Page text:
With this post we begin a series investigating the use of the typed text as an artistic medium. To be honest the first post in this series appeared in 2011 with a single image from one work by Hendrick Nicolas Werkman, Dutch artist, typographer and printer, arguably one of the first to use the machine with a visual artistic purpose.
Later in the 20th century: the typed works of Carl Andre.
I have used the typewriter as a machine or lathe or saw to apply letters on the page. I really do feel very tactile using the typewriter. I never learned to use a typewriter automatically. I can still only type with one finger, but that made each operation of typing a very machine-like act. It was like actually embossing or applyng physical impressions on to a page, almost as if I had a chisel and was making a cut or a dye and making a mark on metal. Carl Andre, excerpt from Poetry, Vision, Sound 1975. From Carl Andre: CUTS Texts 1959-2004
In the period between 1960 and 1964 Carl Andre briefly interrupted his sculptural production. During this interim the artist explored unconventional forms of poetry that decidely influenced the sudden conceptual shift of the mid 1960’s that saw him abandon his Brancusi-esque previous production to work with gridded floor pieces.
Before arranging unjointed squares of industrial material, he devised text-based grids like “Untitled” (see below, 1960), applying numbers and words within the mechanical grid provided by the typewriter. “Copper”, “lead” and “magnesium” even appeared as repeated grids of words before the materials were directly used. Delia Solomons argues that “Andre’s refusal to connect his words in sentences (i.e. his denial of syntax as communicative glue) is a direct precursor to his rejection of joints or rivets to connect his clastic units, which would have stabilized his sculptures.”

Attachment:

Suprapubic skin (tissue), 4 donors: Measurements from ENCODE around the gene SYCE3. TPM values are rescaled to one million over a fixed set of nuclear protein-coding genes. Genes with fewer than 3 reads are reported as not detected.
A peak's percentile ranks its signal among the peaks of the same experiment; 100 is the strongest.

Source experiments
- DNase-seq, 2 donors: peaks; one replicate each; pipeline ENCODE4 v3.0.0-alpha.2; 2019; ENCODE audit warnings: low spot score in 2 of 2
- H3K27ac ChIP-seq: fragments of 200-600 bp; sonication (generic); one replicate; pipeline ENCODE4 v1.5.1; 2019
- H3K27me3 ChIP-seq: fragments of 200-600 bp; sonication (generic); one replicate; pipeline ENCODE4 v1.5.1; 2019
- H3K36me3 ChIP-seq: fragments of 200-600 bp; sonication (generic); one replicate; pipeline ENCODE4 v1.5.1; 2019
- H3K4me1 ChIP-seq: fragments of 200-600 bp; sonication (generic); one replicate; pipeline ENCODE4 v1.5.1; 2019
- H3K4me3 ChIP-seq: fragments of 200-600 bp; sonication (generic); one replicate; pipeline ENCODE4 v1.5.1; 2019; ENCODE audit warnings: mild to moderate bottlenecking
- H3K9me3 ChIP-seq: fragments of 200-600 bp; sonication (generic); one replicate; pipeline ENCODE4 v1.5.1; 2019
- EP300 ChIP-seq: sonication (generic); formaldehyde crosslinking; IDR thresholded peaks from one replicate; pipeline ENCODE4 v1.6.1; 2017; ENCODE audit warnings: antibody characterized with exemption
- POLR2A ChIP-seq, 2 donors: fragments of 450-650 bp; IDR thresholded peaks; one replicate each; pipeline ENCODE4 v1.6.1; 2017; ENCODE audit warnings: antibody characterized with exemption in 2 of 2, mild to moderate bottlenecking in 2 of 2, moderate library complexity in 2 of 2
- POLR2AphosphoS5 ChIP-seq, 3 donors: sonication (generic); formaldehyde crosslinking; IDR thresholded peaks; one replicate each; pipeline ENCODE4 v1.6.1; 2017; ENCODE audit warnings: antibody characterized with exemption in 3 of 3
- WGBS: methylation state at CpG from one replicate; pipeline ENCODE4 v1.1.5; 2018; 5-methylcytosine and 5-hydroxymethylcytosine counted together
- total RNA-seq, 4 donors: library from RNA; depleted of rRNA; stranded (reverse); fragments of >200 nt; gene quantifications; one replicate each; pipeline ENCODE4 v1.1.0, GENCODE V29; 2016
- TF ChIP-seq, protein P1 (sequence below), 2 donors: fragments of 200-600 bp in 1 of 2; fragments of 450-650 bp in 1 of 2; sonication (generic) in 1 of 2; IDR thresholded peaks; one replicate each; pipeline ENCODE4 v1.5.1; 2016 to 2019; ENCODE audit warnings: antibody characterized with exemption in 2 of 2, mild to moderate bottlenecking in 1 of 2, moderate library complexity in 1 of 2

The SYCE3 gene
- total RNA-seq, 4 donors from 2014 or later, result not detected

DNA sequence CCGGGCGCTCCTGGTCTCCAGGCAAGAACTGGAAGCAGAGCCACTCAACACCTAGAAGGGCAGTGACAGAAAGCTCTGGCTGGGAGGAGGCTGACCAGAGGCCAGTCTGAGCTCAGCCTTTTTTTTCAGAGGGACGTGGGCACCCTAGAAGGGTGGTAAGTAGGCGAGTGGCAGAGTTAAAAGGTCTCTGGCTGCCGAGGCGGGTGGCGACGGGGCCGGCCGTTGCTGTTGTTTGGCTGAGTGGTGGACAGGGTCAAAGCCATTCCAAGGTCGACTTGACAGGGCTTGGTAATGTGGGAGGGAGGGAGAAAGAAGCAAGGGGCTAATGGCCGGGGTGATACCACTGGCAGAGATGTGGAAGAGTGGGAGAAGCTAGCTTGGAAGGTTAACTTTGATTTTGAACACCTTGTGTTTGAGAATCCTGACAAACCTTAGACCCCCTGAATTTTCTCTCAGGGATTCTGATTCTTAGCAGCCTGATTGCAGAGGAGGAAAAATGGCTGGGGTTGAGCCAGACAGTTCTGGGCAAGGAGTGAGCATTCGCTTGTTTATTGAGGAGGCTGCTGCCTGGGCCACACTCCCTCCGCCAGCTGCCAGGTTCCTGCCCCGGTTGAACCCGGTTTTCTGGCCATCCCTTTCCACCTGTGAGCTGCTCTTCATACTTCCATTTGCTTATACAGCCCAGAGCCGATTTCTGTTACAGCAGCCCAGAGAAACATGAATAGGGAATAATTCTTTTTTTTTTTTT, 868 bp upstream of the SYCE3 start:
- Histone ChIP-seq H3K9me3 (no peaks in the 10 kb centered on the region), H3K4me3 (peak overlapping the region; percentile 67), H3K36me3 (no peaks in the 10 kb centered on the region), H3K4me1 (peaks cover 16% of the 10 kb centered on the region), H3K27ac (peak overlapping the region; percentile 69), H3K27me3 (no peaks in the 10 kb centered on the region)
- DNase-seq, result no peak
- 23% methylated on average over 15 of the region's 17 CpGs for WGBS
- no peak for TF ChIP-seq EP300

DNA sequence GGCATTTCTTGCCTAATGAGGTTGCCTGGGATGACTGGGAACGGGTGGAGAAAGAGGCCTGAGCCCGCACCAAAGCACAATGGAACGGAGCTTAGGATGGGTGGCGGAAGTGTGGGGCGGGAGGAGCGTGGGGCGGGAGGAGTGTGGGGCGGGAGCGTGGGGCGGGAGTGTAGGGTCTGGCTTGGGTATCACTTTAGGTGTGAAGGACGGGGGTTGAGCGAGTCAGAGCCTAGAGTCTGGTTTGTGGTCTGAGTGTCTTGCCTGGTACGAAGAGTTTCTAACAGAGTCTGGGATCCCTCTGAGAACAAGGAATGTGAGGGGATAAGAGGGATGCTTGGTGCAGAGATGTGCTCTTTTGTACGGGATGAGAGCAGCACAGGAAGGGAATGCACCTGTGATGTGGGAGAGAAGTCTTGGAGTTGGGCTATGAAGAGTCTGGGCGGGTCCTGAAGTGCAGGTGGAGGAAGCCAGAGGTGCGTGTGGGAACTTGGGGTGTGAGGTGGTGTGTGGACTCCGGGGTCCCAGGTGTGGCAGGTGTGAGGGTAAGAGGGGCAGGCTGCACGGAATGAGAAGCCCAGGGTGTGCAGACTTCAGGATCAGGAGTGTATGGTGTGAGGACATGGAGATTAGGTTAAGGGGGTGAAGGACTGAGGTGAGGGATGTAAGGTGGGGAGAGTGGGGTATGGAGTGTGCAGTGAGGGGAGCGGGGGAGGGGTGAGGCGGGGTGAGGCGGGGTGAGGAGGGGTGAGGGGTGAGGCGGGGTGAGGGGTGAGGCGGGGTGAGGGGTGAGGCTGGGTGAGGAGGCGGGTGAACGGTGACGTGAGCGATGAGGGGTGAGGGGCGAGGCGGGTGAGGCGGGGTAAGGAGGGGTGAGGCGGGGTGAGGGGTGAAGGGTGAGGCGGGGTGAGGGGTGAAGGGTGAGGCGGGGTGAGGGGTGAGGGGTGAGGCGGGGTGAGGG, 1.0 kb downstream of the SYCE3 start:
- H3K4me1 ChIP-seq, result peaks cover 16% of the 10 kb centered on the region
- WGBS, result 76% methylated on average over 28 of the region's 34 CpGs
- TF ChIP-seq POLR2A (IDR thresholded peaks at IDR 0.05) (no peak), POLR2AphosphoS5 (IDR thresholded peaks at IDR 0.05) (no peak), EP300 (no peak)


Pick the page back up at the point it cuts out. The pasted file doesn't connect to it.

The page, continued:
Andre’s typed poetry is a precursor to his major conceptual shift not only from a morphological point of view (grids, rows, scatters, clastic units), but also for conceptual principles like the inversion of negative and positive space: the work he made in “Cuts“, a 1967 installation in which concrete bricks covered a floor of the Dwan Gallery, leaving six recesses corresponding with his earlier sculpture “Equivalents” (1966), finds an original parallel in the poem “America Drill”, 1963, or “Red Red” (1967), two works (see below) which reversed the typical hyerarchy between the negative space of the page and the positive presence of the typed words.
Another concept found by Solomon in Andre’s poems before than in his sculptures is the artwork as a place or site and how the placement of the artwork in a gallery or of a word within a geometrical background affects the meaning.
Delia Solomon on Carl Andre